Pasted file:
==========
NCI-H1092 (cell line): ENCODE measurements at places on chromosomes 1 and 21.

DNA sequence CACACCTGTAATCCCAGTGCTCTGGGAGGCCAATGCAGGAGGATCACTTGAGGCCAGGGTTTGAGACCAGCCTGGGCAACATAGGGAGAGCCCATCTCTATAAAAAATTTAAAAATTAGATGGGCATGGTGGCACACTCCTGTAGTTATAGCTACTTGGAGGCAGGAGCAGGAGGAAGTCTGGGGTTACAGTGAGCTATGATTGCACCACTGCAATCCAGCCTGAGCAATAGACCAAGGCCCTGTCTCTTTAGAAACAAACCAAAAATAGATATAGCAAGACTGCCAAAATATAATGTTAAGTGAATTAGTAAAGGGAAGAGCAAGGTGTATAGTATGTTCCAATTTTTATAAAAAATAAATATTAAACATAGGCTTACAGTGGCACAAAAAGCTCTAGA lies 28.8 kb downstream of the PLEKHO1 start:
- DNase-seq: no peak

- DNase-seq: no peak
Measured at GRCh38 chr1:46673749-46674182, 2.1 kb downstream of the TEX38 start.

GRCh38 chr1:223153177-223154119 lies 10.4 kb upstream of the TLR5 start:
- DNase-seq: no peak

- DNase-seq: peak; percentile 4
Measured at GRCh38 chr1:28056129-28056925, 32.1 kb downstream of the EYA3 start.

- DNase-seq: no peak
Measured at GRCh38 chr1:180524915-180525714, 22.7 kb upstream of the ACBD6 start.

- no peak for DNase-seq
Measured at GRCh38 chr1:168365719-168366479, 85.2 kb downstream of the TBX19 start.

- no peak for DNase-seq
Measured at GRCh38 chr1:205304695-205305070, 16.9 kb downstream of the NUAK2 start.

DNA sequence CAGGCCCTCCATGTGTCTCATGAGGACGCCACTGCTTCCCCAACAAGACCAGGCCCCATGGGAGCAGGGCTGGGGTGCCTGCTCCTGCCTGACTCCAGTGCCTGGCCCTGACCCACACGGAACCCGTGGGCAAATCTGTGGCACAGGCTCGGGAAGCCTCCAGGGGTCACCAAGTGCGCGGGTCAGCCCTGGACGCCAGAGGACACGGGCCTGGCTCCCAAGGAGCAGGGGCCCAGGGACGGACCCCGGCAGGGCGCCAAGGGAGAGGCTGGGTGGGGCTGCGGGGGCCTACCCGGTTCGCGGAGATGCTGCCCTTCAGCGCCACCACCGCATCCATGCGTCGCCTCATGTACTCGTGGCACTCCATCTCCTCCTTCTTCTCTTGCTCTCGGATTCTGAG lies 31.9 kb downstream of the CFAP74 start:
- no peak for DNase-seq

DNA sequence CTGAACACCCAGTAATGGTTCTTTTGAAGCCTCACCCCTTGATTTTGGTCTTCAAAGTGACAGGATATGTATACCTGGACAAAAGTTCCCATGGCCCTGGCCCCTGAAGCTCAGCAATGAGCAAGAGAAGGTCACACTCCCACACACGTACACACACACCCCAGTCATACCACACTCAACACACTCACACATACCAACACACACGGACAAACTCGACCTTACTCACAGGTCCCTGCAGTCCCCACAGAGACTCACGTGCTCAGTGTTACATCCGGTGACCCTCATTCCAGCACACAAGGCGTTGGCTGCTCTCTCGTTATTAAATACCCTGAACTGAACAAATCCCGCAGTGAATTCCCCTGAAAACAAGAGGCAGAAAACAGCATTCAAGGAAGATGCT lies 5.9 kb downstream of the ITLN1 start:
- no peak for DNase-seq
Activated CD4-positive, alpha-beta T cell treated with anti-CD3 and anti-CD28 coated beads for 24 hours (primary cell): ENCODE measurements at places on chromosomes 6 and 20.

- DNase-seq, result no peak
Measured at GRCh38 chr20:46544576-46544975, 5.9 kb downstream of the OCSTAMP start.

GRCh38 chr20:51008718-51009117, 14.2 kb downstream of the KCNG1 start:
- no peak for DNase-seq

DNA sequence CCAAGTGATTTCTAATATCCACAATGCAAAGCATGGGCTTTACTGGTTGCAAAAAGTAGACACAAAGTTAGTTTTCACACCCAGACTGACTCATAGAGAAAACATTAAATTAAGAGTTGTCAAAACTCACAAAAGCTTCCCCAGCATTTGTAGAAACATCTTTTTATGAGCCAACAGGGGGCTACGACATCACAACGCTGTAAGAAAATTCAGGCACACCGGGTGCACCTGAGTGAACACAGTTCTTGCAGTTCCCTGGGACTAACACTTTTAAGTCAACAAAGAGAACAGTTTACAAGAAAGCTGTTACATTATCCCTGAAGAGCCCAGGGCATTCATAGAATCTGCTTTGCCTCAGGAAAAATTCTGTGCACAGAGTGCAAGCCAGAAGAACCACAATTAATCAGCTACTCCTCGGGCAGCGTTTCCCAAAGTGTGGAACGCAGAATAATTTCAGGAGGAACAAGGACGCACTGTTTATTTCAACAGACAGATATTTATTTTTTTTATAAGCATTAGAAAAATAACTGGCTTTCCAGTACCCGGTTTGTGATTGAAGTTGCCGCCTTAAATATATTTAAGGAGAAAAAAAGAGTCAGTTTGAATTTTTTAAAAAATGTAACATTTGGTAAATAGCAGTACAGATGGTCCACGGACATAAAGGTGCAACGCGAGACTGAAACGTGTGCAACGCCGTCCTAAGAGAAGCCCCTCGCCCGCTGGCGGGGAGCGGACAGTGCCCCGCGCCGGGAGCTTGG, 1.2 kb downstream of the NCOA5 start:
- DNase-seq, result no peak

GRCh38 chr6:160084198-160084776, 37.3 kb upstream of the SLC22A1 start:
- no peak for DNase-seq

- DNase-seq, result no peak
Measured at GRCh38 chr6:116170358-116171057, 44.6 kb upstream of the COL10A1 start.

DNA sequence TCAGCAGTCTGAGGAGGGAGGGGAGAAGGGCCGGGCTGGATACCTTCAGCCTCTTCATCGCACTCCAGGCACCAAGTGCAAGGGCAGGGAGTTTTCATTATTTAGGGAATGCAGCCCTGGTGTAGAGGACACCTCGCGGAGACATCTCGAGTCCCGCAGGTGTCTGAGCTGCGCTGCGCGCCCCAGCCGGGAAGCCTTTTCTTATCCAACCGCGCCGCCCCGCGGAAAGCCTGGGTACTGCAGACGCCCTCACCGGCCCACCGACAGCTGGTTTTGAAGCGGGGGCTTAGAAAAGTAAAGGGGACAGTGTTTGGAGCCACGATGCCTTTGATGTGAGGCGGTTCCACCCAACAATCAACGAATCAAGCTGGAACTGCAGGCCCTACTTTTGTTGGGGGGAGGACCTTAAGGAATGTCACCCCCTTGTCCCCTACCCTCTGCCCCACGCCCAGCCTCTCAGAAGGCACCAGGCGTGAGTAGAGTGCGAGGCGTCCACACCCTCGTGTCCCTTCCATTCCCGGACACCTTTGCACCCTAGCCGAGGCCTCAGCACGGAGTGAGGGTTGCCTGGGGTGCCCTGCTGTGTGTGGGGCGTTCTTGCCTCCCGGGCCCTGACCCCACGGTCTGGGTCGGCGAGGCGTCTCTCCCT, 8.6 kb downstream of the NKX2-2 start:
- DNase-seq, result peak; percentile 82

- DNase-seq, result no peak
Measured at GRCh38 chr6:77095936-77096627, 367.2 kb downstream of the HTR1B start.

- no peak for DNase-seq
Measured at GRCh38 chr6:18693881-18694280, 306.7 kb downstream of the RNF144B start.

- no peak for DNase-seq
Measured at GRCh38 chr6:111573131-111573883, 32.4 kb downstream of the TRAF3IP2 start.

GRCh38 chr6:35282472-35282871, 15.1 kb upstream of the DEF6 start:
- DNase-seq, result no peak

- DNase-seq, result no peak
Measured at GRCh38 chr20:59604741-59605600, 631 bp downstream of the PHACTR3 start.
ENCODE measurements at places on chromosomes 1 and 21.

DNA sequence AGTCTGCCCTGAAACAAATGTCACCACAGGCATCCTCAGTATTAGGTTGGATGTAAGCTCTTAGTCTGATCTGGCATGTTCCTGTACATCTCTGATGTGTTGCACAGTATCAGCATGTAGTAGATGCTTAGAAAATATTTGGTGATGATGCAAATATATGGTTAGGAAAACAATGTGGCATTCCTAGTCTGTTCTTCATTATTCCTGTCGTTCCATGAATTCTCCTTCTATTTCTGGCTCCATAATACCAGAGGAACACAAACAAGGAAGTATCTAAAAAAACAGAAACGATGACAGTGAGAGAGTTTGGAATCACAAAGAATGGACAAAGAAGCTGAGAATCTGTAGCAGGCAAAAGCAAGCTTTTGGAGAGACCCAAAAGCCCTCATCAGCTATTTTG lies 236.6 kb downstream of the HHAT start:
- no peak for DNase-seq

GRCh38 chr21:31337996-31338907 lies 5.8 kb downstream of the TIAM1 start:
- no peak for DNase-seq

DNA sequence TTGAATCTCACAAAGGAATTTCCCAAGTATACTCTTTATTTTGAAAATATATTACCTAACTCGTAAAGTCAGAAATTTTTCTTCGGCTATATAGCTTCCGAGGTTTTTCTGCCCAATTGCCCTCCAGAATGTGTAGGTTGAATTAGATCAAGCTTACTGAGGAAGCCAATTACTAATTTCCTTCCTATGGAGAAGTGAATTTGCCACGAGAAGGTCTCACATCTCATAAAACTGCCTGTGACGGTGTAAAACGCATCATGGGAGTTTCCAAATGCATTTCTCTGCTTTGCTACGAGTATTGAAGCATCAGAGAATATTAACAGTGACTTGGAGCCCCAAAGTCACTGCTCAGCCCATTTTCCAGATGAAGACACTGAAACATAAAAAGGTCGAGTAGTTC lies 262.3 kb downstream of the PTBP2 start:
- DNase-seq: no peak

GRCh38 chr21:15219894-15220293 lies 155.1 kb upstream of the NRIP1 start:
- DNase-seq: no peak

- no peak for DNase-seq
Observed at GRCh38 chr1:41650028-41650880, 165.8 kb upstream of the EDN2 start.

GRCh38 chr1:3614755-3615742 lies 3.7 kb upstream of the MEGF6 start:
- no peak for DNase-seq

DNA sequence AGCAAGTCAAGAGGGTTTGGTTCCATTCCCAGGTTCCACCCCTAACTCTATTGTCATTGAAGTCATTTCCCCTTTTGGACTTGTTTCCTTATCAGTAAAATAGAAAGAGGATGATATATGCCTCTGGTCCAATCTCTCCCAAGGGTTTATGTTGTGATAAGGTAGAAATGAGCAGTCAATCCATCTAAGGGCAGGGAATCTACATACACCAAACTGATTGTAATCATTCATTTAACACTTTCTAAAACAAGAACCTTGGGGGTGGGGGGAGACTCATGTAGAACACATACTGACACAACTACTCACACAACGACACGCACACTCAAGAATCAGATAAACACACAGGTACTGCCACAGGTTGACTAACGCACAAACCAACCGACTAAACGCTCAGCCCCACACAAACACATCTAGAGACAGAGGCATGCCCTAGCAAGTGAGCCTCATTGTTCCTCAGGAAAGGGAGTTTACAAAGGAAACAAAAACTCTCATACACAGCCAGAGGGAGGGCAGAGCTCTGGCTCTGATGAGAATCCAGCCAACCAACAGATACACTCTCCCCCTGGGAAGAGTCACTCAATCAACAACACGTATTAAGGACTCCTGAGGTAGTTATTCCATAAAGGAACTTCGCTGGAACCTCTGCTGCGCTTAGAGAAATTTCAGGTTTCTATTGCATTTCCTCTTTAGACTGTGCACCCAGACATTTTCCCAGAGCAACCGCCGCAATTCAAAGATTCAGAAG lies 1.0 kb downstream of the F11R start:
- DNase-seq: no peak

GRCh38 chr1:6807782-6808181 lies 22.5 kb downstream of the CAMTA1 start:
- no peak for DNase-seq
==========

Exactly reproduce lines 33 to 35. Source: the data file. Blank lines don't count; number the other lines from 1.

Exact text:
- DNase-seq, result no peak
Measured at GRCh38 chr6:77095936-77096627, 367.2 kb downstream of the HTR1B start.

- no peak for DNase-seq